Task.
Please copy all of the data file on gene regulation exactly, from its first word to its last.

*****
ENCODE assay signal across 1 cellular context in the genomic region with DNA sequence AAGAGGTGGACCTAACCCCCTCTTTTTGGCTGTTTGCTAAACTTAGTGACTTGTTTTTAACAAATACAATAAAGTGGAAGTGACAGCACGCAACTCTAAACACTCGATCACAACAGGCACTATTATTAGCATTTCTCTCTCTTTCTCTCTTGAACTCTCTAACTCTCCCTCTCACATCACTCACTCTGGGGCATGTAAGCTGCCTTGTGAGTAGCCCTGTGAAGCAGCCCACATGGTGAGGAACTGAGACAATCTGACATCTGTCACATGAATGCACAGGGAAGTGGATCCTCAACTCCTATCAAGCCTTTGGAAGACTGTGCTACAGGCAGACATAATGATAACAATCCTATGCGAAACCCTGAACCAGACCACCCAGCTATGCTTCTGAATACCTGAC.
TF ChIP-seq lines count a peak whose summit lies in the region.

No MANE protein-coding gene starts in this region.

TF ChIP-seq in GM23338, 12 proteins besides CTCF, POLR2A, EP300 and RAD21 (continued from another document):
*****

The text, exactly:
ENCODE assay signal across 1 cellular context in the genomic region with DNA sequence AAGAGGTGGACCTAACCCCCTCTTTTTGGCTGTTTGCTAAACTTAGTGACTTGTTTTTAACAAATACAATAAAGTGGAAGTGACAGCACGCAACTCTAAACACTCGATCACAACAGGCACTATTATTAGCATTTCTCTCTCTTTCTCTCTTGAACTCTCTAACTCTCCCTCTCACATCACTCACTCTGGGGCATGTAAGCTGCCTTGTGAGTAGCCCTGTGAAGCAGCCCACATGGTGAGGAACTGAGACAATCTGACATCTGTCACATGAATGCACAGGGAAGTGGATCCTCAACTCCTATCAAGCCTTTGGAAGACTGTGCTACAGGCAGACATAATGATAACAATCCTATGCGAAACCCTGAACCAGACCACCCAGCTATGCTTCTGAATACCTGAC.
TF ChIP-seq lines count a peak whose summit lies in the region.

No MANE protein-coding gene starts in this region.

TF ChIP-seq in GM23338, 12 proteins besides CTCF, POLR2A, EP300 and RAD21 (continued from another document):